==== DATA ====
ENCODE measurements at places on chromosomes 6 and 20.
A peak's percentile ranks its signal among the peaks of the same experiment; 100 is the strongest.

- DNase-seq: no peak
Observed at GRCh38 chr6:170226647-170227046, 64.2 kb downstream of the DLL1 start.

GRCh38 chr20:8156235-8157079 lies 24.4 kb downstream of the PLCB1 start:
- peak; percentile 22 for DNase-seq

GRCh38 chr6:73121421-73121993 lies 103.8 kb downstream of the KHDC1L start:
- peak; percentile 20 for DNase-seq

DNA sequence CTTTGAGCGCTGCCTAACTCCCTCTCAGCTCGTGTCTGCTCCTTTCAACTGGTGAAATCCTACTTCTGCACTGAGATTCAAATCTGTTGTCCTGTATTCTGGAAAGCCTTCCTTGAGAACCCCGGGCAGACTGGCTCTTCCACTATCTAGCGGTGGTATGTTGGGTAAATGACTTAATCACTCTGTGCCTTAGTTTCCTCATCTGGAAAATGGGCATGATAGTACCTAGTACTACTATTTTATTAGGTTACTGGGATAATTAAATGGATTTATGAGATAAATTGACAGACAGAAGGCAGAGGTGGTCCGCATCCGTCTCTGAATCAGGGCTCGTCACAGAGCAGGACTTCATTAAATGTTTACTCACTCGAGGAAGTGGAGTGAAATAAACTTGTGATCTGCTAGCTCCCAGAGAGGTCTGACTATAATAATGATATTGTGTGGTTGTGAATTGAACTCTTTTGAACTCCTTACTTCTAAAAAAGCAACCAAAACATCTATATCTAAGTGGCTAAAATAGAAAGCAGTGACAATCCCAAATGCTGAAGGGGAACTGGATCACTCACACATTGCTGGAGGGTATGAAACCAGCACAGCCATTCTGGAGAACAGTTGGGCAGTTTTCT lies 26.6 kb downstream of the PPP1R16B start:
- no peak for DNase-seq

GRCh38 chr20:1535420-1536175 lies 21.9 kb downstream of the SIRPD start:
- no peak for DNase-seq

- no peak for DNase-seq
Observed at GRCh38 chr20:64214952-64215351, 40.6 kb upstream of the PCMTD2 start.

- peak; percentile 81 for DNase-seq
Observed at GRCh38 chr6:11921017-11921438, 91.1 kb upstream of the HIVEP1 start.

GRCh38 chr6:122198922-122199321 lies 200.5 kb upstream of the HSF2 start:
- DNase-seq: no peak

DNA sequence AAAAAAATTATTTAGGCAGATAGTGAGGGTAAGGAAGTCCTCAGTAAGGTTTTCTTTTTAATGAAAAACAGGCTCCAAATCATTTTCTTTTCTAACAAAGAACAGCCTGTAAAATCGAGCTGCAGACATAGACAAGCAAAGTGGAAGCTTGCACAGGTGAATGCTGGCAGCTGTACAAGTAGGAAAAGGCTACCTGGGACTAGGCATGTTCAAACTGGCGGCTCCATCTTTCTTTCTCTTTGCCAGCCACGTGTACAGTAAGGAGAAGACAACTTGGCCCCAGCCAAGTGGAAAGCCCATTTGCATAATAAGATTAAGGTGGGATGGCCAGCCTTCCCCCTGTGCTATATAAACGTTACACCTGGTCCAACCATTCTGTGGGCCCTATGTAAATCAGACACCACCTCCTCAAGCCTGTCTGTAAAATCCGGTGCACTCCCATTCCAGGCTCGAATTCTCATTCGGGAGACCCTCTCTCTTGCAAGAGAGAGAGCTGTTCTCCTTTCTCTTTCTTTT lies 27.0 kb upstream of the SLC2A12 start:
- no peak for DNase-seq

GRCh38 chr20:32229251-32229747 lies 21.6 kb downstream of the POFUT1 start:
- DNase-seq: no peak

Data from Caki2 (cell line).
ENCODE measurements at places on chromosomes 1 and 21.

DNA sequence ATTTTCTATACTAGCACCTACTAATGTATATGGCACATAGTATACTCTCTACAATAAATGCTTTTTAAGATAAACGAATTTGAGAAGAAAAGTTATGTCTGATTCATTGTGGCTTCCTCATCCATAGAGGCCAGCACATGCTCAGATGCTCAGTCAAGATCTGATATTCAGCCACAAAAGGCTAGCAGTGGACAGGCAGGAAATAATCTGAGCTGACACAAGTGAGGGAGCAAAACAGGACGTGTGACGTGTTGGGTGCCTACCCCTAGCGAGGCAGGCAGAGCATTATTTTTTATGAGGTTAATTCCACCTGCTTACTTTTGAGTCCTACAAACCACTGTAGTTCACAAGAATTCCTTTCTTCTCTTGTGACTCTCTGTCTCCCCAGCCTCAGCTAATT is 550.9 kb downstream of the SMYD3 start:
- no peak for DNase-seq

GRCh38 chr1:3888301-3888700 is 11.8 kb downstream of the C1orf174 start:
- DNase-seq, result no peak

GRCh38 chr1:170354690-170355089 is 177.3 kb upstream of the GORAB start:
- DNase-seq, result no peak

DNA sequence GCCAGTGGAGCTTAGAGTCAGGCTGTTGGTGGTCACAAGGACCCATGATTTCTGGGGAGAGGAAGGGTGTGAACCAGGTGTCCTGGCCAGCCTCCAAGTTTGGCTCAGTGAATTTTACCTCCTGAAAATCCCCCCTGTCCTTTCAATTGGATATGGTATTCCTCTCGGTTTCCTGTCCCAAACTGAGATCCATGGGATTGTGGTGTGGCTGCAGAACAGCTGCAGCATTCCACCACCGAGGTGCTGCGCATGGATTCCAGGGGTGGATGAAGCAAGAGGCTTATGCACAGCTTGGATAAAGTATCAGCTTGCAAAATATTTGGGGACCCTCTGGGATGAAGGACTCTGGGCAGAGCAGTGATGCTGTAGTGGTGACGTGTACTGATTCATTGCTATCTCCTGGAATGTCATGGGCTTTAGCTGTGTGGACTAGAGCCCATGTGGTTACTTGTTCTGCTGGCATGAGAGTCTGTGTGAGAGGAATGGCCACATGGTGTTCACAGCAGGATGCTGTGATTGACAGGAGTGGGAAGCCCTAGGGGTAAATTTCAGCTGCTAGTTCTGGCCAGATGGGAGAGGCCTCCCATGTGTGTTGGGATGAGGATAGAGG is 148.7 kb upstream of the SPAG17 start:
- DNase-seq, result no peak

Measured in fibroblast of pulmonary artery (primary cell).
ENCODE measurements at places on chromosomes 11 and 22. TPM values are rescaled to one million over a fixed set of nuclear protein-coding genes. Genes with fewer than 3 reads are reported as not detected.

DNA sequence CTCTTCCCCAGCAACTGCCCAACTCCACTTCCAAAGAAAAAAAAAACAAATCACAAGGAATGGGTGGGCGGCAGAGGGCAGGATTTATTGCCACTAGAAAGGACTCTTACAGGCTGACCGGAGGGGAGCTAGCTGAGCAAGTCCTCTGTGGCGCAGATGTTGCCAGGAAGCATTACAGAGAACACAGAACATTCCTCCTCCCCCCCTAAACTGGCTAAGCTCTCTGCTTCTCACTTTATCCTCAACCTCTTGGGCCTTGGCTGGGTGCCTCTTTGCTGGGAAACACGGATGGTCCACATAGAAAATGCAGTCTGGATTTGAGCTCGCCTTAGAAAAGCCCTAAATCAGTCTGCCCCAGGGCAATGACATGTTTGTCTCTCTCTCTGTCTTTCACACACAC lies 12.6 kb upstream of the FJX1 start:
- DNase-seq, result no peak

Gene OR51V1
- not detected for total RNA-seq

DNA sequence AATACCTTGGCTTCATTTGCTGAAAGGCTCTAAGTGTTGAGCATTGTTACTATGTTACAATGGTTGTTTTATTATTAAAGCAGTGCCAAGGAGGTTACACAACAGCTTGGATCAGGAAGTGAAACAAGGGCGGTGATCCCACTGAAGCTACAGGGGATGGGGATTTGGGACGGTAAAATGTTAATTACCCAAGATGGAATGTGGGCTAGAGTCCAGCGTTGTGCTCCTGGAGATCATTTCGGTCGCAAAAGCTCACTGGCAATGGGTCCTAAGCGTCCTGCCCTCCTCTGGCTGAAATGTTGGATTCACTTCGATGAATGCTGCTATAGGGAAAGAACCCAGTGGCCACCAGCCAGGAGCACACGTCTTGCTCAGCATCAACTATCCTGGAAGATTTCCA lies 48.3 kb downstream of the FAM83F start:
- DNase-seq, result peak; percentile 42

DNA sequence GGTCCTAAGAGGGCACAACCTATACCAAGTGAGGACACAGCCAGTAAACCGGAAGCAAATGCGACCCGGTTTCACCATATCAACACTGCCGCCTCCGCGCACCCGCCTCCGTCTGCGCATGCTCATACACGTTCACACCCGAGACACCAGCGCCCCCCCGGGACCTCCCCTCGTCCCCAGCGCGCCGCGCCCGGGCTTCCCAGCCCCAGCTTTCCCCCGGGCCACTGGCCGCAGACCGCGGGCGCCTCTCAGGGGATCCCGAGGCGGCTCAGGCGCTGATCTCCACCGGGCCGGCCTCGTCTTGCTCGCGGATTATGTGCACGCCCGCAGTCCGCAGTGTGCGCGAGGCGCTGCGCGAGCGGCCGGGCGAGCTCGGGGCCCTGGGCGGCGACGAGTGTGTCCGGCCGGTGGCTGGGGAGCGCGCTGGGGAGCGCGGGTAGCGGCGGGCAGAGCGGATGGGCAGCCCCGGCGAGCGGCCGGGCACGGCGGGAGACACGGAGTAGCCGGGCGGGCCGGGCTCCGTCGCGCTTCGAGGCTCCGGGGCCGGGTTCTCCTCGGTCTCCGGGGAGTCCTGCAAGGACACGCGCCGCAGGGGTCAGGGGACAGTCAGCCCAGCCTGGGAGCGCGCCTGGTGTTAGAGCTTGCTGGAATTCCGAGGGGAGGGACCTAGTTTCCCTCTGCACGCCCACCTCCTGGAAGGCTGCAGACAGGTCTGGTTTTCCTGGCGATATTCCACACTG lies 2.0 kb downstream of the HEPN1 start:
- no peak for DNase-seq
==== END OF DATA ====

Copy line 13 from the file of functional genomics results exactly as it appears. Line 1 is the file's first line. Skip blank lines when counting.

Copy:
- no peak for DNase-seq